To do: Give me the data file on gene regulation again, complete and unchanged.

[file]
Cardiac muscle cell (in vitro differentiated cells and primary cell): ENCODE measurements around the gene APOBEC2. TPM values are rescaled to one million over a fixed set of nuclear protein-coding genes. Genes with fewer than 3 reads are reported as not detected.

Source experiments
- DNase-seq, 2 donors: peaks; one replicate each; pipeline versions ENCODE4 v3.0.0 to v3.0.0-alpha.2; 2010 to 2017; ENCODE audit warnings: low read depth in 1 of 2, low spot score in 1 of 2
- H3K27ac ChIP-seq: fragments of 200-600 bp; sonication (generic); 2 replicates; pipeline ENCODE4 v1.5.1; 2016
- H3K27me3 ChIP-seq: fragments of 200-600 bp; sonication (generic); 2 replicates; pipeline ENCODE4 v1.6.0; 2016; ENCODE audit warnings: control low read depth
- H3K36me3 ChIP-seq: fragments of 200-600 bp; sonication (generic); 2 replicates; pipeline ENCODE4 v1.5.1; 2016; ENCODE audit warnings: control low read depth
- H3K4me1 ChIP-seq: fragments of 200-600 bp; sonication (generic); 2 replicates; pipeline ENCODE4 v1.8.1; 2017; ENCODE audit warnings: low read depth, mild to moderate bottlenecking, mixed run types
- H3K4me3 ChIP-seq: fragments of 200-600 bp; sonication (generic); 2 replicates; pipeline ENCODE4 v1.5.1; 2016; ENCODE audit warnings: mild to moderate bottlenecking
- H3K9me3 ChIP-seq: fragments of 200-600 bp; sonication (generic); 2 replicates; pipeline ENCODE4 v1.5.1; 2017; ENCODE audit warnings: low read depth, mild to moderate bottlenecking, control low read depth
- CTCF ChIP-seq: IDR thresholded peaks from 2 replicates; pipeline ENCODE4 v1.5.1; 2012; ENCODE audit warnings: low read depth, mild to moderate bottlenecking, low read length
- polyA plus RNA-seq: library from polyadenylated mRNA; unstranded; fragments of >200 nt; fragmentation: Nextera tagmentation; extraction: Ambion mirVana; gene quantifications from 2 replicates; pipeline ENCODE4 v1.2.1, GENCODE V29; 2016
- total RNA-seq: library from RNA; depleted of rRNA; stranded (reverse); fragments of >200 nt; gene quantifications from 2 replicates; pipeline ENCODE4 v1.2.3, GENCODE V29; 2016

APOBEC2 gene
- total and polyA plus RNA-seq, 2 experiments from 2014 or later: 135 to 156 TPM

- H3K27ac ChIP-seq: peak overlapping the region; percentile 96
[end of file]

Cardiac muscle cell (in vitro differentiated cells and primary cell): ENCODE measurements around the gene APOBEC2. TPM values are rescaled to one million over a fixed set of nuclear protein-coding genes. Genes with fewer than 3 reads are reported as not detected.

Source experiments
- DNase-seq, 2 donors: peaks; one replicate each; pipeline versions ENCODE4 v3.0.0 to v3.0.0-alpha.2; 2010 to 2017; ENCODE audit warnings: low read depth in 1 of 2, low spot score in 1 of 2
- H3K27ac ChIP-seq: fragments of 200-600 bp; sonication (generic); 2 replicates; pipeline ENCODE4 v1.5.1; 2016
- H3K27me3 ChIP-seq: fragments of 200-600 bp; sonication (generic); 2 replicates; pipeline ENCODE4 v1.6.0; 2016; ENCODE audit warnings: control low read depth
- H3K36me3 ChIP-seq: fragments of 200-600 bp; sonication (generic); 2 replicates; pipeline ENCODE4 v1.5.1; 2016; ENCODE audit warnings: control low read depth
- H3K4me1 ChIP-seq: fragments of 200-600 bp; sonication (generic); 2 replicates; pipeline ENCODE4 v1.8.1; 2017; ENCODE audit warnings: low read depth, mild to moderate bottlenecking, mixed run types
- H3K4me3 ChIP-seq: fragments of 200-600 bp; sonication (generic); 2 replicates; pipeline ENCODE4 v1.5.1; 2016; ENCODE audit warnings: mild to moderate bottlenecking
- H3K9me3 ChIP-seq: fragments of 200-600 bp; sonication (generic); 2 replicates; pipeline ENCODE4 v1.5.1; 2017; ENCODE audit warnings: low read depth, mild to moderate bottlenecking, control low read depth
- CTCF ChIP-seq: IDR thresholded peaks from 2 replicates; pipeline ENCODE4 v1.5.1; 2012; ENCODE audit warnings: low read depth, mild to moderate bottlenecking, low read length
- polyA plus RNA-seq: library from polyadenylated mRNA; unstranded; fragments of >200 nt; fragmentation: Nextera tagmentation; extraction: Ambion mirVana; gene quantifications from 2 replicates; pipeline ENCODE4 v1.2.1, GENCODE V29; 2016
- total RNA-seq: library from RNA; depleted of rRNA; stranded (reverse); fragments of >200 nt; gene quantifications from 2 replicates; pipeline ENCODE4 v1.2.3, GENCODE V29; 2016

APOBEC2 gene
- total and polyA plus RNA-seq, 2 experiments from 2014 or later: 135 to 156 TPM

- H3K27ac ChIP-seq: peak overlapping the region; percentile 96